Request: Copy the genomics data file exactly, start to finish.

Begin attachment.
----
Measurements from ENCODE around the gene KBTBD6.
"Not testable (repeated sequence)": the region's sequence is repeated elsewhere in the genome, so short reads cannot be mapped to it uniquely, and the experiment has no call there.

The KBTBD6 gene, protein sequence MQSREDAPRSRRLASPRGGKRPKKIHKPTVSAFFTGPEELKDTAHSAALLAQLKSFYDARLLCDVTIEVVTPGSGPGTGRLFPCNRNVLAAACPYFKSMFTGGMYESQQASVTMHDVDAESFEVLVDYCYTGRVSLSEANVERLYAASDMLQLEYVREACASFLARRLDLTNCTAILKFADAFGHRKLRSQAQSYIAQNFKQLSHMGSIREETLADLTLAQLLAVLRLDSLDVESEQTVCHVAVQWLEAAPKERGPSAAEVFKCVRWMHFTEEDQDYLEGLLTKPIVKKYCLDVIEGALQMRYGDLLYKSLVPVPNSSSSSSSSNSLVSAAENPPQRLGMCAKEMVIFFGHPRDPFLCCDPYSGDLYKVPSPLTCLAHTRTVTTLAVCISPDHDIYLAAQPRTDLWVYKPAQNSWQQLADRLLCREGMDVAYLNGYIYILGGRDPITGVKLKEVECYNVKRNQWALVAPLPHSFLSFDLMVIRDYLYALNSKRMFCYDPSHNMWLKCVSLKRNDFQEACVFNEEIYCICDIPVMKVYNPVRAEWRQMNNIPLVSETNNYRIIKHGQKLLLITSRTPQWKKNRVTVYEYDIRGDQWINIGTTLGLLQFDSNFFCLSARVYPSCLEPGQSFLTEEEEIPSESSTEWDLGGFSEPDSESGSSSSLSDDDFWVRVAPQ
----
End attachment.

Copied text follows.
Measurements from ENCODE around the gene KBTBD6.
"Not testable (repeated sequence)": the region's sequence is repeated elsewhere in the genome, so short reads cannot be mapped to it uniquely, and the experiment has no call there.

The KBTBD6 gene, protein sequence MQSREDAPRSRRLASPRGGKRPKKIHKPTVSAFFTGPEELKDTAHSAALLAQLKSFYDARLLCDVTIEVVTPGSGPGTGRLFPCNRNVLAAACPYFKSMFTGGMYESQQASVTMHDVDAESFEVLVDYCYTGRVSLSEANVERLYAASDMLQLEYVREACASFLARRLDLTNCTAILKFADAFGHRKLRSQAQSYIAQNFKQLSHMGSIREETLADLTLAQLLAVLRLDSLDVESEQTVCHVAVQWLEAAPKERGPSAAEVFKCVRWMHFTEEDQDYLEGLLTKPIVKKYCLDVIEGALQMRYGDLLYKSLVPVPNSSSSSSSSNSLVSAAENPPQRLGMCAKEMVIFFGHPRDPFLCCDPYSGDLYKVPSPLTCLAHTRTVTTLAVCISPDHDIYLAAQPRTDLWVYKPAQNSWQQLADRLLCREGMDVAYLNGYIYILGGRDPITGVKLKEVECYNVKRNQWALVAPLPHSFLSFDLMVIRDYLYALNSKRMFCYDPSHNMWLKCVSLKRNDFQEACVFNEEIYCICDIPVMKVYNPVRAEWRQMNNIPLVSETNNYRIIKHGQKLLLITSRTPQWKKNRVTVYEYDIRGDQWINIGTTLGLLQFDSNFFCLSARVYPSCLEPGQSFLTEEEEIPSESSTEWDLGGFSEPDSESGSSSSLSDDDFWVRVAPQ